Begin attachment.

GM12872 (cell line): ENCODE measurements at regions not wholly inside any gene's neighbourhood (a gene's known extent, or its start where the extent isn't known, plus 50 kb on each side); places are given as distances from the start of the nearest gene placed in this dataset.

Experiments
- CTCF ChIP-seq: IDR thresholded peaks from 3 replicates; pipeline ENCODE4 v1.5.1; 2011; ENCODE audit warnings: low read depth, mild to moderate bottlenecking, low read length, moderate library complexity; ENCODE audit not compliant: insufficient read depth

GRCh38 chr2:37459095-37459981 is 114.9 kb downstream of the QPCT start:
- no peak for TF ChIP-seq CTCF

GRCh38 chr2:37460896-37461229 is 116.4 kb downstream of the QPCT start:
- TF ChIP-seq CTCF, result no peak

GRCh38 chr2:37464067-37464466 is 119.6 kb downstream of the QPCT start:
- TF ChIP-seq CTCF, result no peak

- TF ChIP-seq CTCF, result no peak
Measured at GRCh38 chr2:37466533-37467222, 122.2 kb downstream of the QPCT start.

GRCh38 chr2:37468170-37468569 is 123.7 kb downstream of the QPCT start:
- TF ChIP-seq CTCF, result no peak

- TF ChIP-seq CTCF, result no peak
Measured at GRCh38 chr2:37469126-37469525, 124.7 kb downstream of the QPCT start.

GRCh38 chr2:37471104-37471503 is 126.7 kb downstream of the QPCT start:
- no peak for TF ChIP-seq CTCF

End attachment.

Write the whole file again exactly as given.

GM12872 (cell line): ENCODE measurements at regions not wholly inside any gene's neighbourhood (a gene's known extent, or its start where the extent isn't known, plus 50 kb on each side); places are given as distances from the start of the nearest gene placed in this dataset.

Experiments
- CTCF ChIP-seq: IDR thresholded peaks from 3 replicates; pipeline ENCODE4 v1.5.1; 2011; ENCODE audit warnings: low read depth, mild to moderate bottlenecking, low read length, moderate library complexity; ENCODE audit not compliant: insufficient read depth

GRCh38 chr2:37459095-37459981 is 114.9 kb downstream of the QPCT start:
- no peak for TF ChIP-seq CTCF

GRCh38 chr2:37460896-37461229 is 116.4 kb downstream of the QPCT start:
- TF ChIP-seq CTCF, result no peak

GRCh38 chr2:37464067-37464466 is 119.6 kb downstream of the QPCT start:
- TF ChIP-seq CTCF, result no peak

- TF ChIP-seq CTCF, result no peak
Measured at GRCh38 chr2:37466533-37467222, 122.2 kb downstream of the QPCT start.

GRCh38 chr2:37468170-37468569 is 123.7 kb downstream of the QPCT start:
- TF ChIP-seq CTCF, result no peak

- TF ChIP-seq CTCF, result no peak
Measured at GRCh38 chr2:37469126-37469525, 124.7 kb downstream of the QPCT start.

GRCh38 chr2:37471104-37471503 is 126.7 kb downstream of the QPCT start:
- no peak for TF ChIP-seq CTCF